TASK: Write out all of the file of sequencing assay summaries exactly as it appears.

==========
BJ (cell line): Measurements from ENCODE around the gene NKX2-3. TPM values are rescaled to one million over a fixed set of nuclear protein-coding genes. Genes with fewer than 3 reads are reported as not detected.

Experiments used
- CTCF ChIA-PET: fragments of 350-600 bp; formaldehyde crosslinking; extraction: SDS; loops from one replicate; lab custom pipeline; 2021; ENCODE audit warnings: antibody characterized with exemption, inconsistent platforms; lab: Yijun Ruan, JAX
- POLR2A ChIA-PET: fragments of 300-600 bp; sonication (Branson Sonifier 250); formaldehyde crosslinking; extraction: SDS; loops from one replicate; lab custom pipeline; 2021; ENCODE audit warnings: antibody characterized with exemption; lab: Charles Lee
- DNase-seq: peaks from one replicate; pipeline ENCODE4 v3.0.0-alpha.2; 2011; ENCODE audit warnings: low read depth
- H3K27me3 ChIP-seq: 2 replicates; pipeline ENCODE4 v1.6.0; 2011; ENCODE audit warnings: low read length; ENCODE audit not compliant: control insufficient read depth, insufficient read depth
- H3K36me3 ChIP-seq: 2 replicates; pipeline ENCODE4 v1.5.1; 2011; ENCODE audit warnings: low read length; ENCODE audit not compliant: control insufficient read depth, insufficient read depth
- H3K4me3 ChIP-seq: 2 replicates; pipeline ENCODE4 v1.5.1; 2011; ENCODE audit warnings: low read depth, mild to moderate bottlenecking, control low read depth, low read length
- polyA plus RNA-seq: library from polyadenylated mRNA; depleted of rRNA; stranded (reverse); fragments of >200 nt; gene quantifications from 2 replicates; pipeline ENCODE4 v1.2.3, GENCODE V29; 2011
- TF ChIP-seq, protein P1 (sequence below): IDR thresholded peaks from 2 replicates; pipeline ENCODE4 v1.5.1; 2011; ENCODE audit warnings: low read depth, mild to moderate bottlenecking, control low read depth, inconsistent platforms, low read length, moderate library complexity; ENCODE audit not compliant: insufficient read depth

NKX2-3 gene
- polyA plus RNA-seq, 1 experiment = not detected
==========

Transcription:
BJ (cell line): Measurements from ENCODE around the gene NKX2-3. TPM values are rescaled to one million over a fixed set of nuclear protein-coding genes. Genes with fewer than 3 reads are reported as not detected.

Experiments used
- CTCF ChIA-PET: fragments of 350-600 bp; formaldehyde crosslinking; extraction: SDS; loops from one replicate; lab custom pipeline; 2021; ENCODE audit warnings: antibody characterized with exemption, inconsistent platforms; lab: Yijun Ruan, JAX
- POLR2A ChIA-PET: fragments of 300-600 bp; sonication (Branson Sonifier 250); formaldehyde crosslinking; extraction: SDS; loops from one replicate; lab custom pipeline; 2021; ENCODE audit warnings: antibody characterized with exemption; lab: Charles Lee
- DNase-seq: peaks from one replicate; pipeline ENCODE4 v3.0.0-alpha.2; 2011; ENCODE audit warnings: low read depth
- H3K27me3 ChIP-seq: 2 replicates; pipeline ENCODE4 v1.6.0; 2011; ENCODE audit warnings: low read length; ENCODE audit not compliant: control insufficient read depth, insufficient read depth
- H3K36me3 ChIP-seq: 2 replicates; pipeline ENCODE4 v1.5.1; 2011; ENCODE audit warnings: low read length; ENCODE audit not compliant: control insufficient read depth, insufficient read depth
- H3K4me3 ChIP-seq: 2 replicates; pipeline ENCODE4 v1.5.1; 2011; ENCODE audit warnings: low read depth, mild to moderate bottlenecking, control low read depth, low read length
- polyA plus RNA-seq: library from polyadenylated mRNA; depleted of rRNA; stranded (reverse); fragments of >200 nt; gene quantifications from 2 replicates; pipeline ENCODE4 v1.2.3, GENCODE V29; 2011
- TF ChIP-seq, protein P1 (sequence below): IDR thresholded peaks from 2 replicates; pipeline ENCODE4 v1.5.1; 2011; ENCODE audit warnings: low read depth, mild to moderate bottlenecking, control low read depth, inconsistent platforms, low read length, moderate library complexity; ENCODE audit not compliant: insufficient read depth

NKX2-3 gene
- polyA plus RNA-seq, 1 experiment = not detected